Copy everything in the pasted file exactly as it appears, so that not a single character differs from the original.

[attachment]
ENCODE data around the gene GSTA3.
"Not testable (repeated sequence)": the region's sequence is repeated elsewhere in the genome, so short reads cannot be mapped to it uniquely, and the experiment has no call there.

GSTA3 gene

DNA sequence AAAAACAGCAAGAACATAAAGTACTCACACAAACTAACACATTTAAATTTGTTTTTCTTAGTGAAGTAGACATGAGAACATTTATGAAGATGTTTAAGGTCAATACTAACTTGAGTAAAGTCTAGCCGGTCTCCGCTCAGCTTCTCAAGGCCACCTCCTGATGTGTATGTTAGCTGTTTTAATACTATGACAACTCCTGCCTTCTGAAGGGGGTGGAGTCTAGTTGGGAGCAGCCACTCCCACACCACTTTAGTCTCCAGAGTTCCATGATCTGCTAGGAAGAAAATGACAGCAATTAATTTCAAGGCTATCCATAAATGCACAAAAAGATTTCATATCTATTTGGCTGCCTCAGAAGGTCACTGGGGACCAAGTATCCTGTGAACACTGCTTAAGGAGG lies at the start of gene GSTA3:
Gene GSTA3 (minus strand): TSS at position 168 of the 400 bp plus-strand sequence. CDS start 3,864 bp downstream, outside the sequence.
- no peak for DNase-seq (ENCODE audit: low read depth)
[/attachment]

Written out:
ENCODE data around the gene GSTA3.
"Not testable (repeated sequence)": the region's sequence is repeated elsewhere in the genome, so short reads cannot be mapped to it uniquely, and the experiment has no call there.

GSTA3 gene

DNA sequence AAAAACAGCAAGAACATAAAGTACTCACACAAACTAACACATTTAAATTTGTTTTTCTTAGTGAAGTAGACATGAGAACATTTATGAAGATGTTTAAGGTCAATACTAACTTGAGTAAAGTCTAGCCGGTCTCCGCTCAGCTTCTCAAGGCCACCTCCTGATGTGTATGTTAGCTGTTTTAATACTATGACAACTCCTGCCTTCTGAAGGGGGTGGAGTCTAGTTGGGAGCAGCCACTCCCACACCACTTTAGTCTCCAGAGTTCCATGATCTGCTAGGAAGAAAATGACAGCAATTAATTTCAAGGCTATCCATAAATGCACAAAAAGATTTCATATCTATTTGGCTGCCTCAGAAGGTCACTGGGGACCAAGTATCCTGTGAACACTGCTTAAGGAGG lies at the start of gene GSTA3:
Gene GSTA3 (minus strand): TSS at position 168 of the 400 bp plus-strand sequence. CDS start 3,864 bp downstream, outside the sequence.
- no peak for DNase-seq (ENCODE audit: low read depth)